Jamaicans of Chinese ancestry are as prevalent throughout the immigrant population of Canada the UK and the U.S. as any. Among achievers from the island of Jamaica, they include the world’s top male and female supermodels Tyson Beckford and Naomi Campbell, Canadian billionaire Michael Lee Chin, CEOs of VP Records, Vincent and Pat Chin, Rockers TV reggae video pioneer Earl Chin, “The Voice” reality show winner Tessanne Chin, current Miss Jamaica World beauty queen, Laurie-Ann Chin and many others.
With musician Byron Lee and Roman Catholic priest Richard Holung, their names are indelibly inscribed in Jamaica’s history and culture.
But while there are those who can be immediately identified by their Chinese ancestry, perhaps an equal amount or more are forced to straddle the most dominant cultural appearance and more often than not it is African.
Recently a few of all persuasions packed into a Manhattan movie theater to see and support a documentary called “Finding Samuel Lowe: From Harlem to China.” Screened during the 18th annual Urbanworld Film Festival, the 59-minute documentary directed by Jeanette Jong united Jamaicans and bi-racial individuals and couples who identify with the topic of retracing the family roots and origins that bind them uniquely with ancestors and fellows.
For Jong, a Jamaican Chinese national and filmmaker, the topic was alluring to document. And familiar with the plight of many mixed race Jamaicans she embraced a mission to travel to Toronto, Canada, Mocho, Clarendon, St. Ann’s, and Kingston, Jamaican to spotlight a life-long mission of Paula Williams Madison. The pilgrimage actually started with Madison whose mother Nell Vera Lowe was born in Jamaica but migrated to Harlem, New York in 1945. Now residing in Los Angeles, California with her husband she currently is a partner in Williams Group Holdings LLC, a Chicago-based, family-owned company, which has majority share investments in The Africa Channel; the Los Angeles Sparks, a sports franchise of the WNBA as well as various real estate, consumer, financial and trading businesses. She is also a member of the WNBA Board of Governors. After 22 years she retired from an executive position at NBC Universal. At age 58, it was then she yearned most to fulfill a wish her mother Nell voiced centering around finding the roots of her migrant father Samuel Lowe (Luo in Chinese.)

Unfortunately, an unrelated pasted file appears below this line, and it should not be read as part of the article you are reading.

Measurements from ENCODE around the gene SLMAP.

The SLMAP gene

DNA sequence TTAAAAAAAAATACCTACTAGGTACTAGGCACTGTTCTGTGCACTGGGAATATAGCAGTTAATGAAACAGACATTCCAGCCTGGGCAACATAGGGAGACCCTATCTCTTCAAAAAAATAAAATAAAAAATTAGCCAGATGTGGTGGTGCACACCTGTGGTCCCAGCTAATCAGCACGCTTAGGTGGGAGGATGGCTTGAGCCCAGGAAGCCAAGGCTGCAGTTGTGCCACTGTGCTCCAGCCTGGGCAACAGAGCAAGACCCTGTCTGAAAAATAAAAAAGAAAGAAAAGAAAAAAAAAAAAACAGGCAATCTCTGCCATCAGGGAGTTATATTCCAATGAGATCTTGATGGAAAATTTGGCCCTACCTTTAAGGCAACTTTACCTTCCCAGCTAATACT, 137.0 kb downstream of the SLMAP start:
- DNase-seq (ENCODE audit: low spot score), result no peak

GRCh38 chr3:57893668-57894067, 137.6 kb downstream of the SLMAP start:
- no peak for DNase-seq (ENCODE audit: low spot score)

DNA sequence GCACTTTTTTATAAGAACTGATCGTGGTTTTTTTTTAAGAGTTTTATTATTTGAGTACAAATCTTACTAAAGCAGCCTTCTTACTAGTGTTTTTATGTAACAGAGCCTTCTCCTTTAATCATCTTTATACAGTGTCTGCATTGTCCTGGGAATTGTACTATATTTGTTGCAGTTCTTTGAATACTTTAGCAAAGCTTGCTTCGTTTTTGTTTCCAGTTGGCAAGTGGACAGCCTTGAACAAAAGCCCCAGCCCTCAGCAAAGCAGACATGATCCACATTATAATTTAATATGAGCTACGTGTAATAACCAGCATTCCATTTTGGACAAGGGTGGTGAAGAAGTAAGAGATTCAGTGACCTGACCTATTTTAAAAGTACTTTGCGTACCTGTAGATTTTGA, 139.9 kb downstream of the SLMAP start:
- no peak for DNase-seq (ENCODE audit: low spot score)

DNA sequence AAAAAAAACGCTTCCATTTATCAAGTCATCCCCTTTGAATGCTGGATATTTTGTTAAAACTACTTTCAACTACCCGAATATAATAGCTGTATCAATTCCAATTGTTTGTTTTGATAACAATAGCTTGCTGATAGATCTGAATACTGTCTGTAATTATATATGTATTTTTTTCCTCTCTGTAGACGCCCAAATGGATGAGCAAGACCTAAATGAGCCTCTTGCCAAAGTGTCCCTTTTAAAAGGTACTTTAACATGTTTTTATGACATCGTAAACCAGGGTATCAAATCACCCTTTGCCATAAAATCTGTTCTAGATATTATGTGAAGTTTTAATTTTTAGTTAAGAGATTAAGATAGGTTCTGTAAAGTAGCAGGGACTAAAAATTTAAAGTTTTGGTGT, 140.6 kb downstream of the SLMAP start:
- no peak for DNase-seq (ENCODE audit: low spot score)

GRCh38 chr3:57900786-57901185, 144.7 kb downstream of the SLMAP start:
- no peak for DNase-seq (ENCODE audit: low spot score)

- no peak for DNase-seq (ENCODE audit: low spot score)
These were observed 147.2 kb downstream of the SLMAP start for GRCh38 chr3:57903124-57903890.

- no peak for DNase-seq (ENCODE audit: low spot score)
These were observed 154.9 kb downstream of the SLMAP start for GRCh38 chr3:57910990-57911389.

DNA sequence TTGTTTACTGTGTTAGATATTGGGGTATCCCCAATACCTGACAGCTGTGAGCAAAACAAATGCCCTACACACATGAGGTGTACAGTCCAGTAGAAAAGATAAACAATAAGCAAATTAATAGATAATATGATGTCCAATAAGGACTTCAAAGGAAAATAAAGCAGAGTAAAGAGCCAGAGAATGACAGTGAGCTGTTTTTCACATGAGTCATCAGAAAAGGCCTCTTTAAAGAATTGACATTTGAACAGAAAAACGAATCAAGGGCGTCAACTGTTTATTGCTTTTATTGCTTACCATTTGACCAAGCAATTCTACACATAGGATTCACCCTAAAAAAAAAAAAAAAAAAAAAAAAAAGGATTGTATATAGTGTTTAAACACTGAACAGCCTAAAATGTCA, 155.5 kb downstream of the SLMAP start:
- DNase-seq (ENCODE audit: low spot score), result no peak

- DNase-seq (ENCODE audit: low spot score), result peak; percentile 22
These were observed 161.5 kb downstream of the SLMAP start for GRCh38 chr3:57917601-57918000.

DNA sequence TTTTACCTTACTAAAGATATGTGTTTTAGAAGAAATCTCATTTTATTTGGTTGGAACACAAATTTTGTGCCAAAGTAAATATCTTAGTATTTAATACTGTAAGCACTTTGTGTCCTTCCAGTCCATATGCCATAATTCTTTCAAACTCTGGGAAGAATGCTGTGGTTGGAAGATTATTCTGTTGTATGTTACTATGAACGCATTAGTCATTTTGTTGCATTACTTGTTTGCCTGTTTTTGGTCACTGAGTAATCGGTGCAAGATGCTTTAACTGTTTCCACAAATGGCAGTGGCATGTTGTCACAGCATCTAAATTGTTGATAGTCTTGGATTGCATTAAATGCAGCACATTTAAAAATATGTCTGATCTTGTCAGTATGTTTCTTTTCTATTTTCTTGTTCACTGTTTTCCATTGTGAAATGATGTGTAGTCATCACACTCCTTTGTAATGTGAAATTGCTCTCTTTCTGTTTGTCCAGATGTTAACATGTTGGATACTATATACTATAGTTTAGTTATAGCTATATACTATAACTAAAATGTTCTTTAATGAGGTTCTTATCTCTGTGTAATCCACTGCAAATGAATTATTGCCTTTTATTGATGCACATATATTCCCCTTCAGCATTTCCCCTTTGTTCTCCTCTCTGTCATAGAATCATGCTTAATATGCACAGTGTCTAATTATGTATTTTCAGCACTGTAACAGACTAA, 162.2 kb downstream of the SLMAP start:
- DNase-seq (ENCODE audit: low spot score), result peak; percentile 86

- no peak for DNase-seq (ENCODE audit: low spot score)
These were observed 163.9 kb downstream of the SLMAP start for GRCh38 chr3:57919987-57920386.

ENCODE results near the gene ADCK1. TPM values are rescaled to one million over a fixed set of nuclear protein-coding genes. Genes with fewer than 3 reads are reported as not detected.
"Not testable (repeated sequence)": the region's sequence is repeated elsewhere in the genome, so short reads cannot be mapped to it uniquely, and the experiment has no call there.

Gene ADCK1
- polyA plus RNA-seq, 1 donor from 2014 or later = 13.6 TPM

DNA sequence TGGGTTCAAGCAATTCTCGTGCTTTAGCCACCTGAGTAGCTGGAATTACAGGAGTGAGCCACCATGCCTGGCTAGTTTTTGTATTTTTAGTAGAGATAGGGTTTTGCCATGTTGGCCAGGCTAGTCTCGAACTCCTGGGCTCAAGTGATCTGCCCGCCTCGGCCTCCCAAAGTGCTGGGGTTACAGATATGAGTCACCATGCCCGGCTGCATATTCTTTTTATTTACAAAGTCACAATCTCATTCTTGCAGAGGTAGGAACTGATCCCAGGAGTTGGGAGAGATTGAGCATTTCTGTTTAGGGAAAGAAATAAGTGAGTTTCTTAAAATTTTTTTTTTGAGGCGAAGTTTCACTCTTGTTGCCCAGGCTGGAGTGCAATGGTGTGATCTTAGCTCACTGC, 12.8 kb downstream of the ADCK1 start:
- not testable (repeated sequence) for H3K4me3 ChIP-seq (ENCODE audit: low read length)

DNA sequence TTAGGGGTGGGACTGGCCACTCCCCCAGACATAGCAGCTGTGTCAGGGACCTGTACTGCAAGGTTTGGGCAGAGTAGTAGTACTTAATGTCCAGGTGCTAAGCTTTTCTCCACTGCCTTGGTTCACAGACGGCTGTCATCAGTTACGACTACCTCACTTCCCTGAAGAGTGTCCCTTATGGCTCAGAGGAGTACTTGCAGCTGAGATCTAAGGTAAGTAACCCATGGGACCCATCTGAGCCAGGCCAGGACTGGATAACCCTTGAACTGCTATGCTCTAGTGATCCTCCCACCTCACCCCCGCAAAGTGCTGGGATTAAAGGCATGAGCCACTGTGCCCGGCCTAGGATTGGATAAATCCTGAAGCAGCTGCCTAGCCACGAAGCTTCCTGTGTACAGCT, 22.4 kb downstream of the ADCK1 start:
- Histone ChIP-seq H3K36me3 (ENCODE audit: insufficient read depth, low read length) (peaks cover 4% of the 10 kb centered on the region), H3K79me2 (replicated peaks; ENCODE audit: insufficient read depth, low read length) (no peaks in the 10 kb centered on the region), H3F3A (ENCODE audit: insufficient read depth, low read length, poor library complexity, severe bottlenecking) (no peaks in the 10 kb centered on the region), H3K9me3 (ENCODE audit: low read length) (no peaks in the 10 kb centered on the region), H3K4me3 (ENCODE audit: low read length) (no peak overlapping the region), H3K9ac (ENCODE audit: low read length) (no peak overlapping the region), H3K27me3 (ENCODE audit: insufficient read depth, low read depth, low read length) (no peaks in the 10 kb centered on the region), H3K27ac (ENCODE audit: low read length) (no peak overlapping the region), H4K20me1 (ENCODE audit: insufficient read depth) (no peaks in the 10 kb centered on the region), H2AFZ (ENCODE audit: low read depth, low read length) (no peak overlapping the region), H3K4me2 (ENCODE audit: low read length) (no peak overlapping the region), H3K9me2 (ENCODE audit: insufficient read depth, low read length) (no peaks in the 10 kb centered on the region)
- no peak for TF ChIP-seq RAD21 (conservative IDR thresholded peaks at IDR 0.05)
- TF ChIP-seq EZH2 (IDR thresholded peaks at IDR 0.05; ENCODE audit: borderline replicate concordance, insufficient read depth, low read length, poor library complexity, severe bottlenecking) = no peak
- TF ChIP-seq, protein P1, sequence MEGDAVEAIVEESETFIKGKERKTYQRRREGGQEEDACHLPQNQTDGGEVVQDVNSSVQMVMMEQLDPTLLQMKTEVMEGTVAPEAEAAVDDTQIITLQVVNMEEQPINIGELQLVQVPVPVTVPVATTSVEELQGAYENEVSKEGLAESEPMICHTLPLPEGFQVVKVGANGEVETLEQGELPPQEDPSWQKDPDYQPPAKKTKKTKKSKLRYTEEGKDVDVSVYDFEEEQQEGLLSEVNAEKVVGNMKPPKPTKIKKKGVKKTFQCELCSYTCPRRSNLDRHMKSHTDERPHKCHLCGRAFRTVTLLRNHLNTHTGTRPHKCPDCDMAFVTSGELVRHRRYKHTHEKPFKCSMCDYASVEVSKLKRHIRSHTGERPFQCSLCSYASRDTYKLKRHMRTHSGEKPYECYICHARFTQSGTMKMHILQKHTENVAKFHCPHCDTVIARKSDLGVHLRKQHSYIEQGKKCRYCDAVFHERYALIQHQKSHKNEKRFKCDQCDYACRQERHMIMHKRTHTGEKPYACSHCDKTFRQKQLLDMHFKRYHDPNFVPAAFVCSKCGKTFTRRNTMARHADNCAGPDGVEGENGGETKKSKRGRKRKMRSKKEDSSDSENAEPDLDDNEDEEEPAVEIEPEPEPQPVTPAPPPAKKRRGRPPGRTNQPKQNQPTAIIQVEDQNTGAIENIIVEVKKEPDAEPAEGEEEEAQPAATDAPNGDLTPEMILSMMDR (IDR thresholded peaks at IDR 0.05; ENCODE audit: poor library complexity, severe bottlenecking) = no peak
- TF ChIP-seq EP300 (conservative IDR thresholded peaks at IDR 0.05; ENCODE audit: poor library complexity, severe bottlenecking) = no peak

Although Madison prospered as a successful media executive, like African American Alex Hayles she wanted to know the beginning of her ancestry. She thought she knew enough about the Jamaican beginning of her family tree but felt there was much more to its roots and even the branches and leaves that must have survived to find her and her sibling brothers with a single parent mother living in Harlem.
In her quest, Madison discovered the Hakka meetings in Toronto, Canada. There she met Chinese who gather from all over the globe in order to celebrate, validate and re-affirm their heritage and culture every four years. Inspired by the cultural ritual and the union of the race, Madison fully committed to a journey of exploration and discovery.
Both her brothers – Howard and Elrick — supported her endeavor.